As evening fell he seemed to be coming toward the home canyon, for his voice sounded continually nearer.

There was an unmistakable note of sorrow in it now. It was no longer the loud, defiant howl, but a long, plaintive wail; “Blanca! Blanca!” he seemed to call. And as night came down, I noticed that he was not far from the place where we had overtaken her. At length he seemed to find the trail, and when he came to the spot where we had killed her, his heartbroken wailing was piteous to hear. It was sadder than I could possibly have believed. Even the stolid cowboys noticed it, and said they had “never heard a wolf carry on like that before.” He seemed to know exactly what had taken place, for her blood had stained the place of her death…

He then set steel traps for Lobo, 130 of them, buried and concealed them, and dragged Blanca across each one, laying down her scent. Lobo responded to one of them, and it gripped each of his legs in a way that was final, and that’s how Seton found him, the next day, a “a great grizzly form” arising from the ground, “vainly endeavoring to escape.” Yet the old wolf continued to struggle, the light still fierce his eyes, and the men further subdued him, deciding not to shoot him and end his pain, but instead placing him atop a horse and taking him back to their camp, where they could secure his hide.   En route, Seton noted that Lobo’s eyes were no longer focused on his hunters, but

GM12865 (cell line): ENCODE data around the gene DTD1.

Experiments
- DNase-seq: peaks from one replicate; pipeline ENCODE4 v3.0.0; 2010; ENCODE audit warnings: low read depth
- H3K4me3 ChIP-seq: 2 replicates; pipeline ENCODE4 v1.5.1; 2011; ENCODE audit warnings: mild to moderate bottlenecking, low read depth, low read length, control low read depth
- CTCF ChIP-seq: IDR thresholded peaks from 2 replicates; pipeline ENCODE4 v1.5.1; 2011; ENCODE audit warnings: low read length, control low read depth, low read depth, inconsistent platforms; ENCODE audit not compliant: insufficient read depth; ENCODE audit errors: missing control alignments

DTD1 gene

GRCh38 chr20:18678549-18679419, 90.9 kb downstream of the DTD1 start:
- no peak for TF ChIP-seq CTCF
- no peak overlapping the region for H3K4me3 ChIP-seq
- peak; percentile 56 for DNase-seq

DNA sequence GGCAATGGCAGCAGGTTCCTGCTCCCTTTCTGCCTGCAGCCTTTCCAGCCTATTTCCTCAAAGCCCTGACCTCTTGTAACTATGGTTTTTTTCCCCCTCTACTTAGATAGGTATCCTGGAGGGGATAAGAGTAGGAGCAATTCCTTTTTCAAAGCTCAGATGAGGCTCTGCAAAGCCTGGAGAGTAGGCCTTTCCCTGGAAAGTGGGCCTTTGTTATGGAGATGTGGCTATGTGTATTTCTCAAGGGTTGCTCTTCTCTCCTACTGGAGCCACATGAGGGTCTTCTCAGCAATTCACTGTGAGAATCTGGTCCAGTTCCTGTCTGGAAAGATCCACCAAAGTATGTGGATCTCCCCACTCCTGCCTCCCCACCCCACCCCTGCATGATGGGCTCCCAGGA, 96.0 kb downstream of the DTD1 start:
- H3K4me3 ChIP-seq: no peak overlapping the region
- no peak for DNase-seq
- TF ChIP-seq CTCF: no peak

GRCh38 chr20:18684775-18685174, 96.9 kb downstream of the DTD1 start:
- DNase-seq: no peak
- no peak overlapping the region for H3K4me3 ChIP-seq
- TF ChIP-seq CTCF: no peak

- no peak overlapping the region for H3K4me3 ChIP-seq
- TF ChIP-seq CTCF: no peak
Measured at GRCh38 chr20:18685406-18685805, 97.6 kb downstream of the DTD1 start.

Afar on the great rolling mesas they were fixed, his passing kingdom, where his famous band was now scattered. And he gazed till the pony descended the pathway into the canyon, and the rocks cut off the view….[Back at camp] I set meat and water beside him but he paid no heed. He lay calmly on his breast, and gazed with those steadfast yellow eyes away past me down through the gateway of the canyon, over the open plains—his plains—nor moved a muscle when I touched him. When the sun went down he was still gazing fixedly across the prairie. I expected he would call up his band when night came, and prepared for them, but he had called once in his extremity, and none had come; he would never call again.

A lion shorn of his strength, an eagle robbed of his freedom, or a dove bereft of his mate, all die, it is said, of a broken heart; and who will aver that this grim bandit could bear the three-fold brunt, heart-whole? This only I know, that when the morning dawned, he was lying there still in his position of calm repose, his body unwounded, but his spirit was gone—the old kingwolf was dead.